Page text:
Saturday, May 2, 2015

Clinton's Criminal Justice System

During Hillary Clinton's speech at Columbia University last Wednesday, April 29, she spoke about reforming the criminal justice system. Not only did she speak about the prison system in general, but she spoke about how prisons have become mental health institutions as well. Clinton recently announced that she is running for president, and has already begun her campaign. Once I read that she had made a speech about the criminal justice system, I immediately wondered what prompted her to discuss this controversial topic at the beginning of her campaigning.

In her speech, she addressed the recent events in Baltimore as well as other similar events that have happened over the last year, like Michael Brown. Clinton claimed that, "we have allowed our criminal justice system to get out of balance" and "our legal system can be and all too often is stacked against those who have the least power". I find both of these statements very interesting because she seems to be siding against the prison and justice system, something that politicians like herself have influenced. I agree with both of her statements, especially after my research for the junior theme, but I still wonder if this was too risky of a move for her in her presidential campaign. She seems to want to "undo the mass incarceration system" that has evolved and grown over the past couple of years, especially during her husband Bill Clinton's presidency. Although Bill Clinton did not start the mass incarceration, it grew during his presidency.

Increased 225% over this amount of time while population only grew 1/3
Clinton wants to change the way our criminal justice system works. Crime rates are not increasing, but incarceration rates are. She doesn't seem to have a plan yet, but I find it admirable that she is addressing this controversial issue during currents events. I don't know if there is a right answer, or any answer that will solve the problem completely, but I think it is good that a presidential candidate is bringing the question to the table. However, in the future I wonder if she will address the mentally ill imprisoned more than she did for this speech. Can our criminal justice system be "fixed"?

Monday, April 20, 2015

Since it's prison, it's OK

While continuing my research for my Junior Theme, I found an article about rape and sexual assault in prisons. I'm not a professional on this issue, and I have never been to prison so I do not know what prison is really like, but I know it's not a place where I would like to live. I wasn't surprised, however, when I saw that around 80,000 male and female prisoners report sexual assault each year. This number isn't completely accurate, since many prisoners don't report sexual assault and harassment with a fear of being punished, yet it is still very high.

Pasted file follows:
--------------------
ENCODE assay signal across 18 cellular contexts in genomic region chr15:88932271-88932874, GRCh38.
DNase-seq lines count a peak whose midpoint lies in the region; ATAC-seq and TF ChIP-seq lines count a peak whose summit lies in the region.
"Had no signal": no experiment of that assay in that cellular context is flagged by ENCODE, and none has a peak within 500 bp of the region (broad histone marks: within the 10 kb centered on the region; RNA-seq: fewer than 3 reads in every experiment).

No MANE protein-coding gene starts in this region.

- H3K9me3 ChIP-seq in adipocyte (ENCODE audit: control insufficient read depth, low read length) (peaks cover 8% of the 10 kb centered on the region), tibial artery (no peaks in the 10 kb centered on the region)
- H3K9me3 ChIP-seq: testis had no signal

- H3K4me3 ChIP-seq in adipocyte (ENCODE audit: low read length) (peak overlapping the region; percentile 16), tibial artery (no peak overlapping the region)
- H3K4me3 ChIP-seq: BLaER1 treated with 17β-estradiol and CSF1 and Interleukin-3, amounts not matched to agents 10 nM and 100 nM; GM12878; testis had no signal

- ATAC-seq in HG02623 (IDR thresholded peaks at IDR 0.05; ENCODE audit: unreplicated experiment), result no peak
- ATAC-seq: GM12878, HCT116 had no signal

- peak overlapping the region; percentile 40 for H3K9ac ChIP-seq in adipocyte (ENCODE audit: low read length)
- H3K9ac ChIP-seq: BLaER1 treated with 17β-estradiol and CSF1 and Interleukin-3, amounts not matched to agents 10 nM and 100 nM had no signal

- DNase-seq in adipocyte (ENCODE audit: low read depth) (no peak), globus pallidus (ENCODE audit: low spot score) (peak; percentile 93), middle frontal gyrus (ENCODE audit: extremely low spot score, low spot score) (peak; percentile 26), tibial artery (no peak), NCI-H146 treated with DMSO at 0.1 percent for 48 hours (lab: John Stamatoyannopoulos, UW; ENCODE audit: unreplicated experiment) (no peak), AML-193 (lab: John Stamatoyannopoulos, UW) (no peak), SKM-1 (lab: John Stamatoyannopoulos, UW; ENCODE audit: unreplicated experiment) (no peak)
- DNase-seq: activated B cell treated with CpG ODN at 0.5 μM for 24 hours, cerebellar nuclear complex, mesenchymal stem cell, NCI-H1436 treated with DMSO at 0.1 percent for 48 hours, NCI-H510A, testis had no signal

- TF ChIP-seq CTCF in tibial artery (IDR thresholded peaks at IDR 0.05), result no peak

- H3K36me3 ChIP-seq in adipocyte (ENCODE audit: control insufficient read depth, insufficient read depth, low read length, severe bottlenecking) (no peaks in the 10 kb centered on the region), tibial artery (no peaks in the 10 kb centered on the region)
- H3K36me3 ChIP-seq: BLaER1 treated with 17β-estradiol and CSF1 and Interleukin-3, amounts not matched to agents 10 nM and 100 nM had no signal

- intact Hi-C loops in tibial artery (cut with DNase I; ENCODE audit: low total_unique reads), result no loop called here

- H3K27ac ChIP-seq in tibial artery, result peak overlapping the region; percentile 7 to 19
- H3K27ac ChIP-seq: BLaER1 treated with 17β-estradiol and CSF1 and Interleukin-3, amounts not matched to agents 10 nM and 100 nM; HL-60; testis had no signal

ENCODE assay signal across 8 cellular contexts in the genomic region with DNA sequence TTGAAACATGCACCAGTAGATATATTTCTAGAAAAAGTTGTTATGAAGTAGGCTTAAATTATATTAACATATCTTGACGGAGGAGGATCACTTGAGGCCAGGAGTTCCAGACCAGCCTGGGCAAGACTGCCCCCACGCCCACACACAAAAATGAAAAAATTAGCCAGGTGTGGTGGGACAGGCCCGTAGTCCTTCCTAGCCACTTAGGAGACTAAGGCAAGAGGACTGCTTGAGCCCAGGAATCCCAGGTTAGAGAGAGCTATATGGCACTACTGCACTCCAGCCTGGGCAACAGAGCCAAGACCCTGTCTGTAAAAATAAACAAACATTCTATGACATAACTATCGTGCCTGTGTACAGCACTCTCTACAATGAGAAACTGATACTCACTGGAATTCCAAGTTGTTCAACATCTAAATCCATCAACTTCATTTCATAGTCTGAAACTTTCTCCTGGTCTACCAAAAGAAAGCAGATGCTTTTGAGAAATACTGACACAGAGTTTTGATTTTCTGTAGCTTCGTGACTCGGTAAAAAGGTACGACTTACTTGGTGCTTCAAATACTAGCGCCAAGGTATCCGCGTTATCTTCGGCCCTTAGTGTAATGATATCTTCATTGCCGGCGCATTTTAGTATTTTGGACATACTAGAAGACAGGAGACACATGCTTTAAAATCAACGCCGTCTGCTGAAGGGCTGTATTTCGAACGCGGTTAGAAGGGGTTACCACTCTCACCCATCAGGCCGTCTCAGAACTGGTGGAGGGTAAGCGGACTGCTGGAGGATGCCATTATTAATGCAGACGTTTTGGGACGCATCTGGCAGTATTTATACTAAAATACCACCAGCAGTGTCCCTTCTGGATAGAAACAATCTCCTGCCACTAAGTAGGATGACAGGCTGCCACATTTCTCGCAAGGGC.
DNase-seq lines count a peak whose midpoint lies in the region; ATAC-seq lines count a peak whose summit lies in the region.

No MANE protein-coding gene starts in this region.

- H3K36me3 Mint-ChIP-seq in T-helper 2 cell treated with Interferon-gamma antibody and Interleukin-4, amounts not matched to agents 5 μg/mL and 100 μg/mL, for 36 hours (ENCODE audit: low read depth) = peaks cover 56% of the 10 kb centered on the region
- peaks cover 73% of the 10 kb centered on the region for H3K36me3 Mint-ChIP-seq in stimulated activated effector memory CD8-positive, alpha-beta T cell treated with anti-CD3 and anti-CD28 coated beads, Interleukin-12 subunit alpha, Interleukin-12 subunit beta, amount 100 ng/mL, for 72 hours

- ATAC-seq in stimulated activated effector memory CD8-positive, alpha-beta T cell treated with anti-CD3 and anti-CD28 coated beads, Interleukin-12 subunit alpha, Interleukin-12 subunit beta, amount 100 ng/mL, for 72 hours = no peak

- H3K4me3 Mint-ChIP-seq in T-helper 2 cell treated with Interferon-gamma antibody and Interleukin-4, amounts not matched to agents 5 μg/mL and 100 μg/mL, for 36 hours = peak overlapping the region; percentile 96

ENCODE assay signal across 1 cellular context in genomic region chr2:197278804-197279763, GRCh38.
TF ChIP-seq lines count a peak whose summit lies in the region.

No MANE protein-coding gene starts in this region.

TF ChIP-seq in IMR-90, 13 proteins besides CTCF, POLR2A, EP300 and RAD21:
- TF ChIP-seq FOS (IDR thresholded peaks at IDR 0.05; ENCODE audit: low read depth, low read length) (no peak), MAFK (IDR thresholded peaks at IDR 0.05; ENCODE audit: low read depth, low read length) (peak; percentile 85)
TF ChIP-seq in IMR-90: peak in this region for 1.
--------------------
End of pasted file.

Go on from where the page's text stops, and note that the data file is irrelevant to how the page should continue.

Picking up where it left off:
In 2003, a law was passed (the Prison Rape Elimination Act) to stop sexual assault in prisons. There were rules passed with the law, for example screening the prisoners to see if they were a possible threat before placing them in a cell, but only two states actually listened and followed the law. The ACLU estimated that around two million prisoners were sexually assaulted during the time it took to finalize the law (around 9 years), yet states have not changed their opinion on disobeying the law. The article states that "prisons protect rape culture to protect themselves", which is interesting to me. In fact, 50% of prison rape occurs between a prison guard and a prisoner. In my opinion, this is the most alarming fact in the article. Why do prisons employ men and women who hurt prisoners? I realize that prison guards main job is to keep the prisoners in line, but part of their job is protecting them as well. They are supposed to look out for the prisoners and make sure they aren't being further harmed while in prison, which is why I was shocked that such a high percent of rape was from them. 

I realize that people are arrested for a reason. I like to believe, as many Americans do, that prisoners deserve to be in jail. However, I don't think it is okay to let horrible things happen to them while in prison; they are already being punished for what they did. I don't think our society should be fine with prisoners being raped since they did something bad so they "deserve" it. I think that rape and sexual assault is something that should never be wished upon anyone, no matter the person.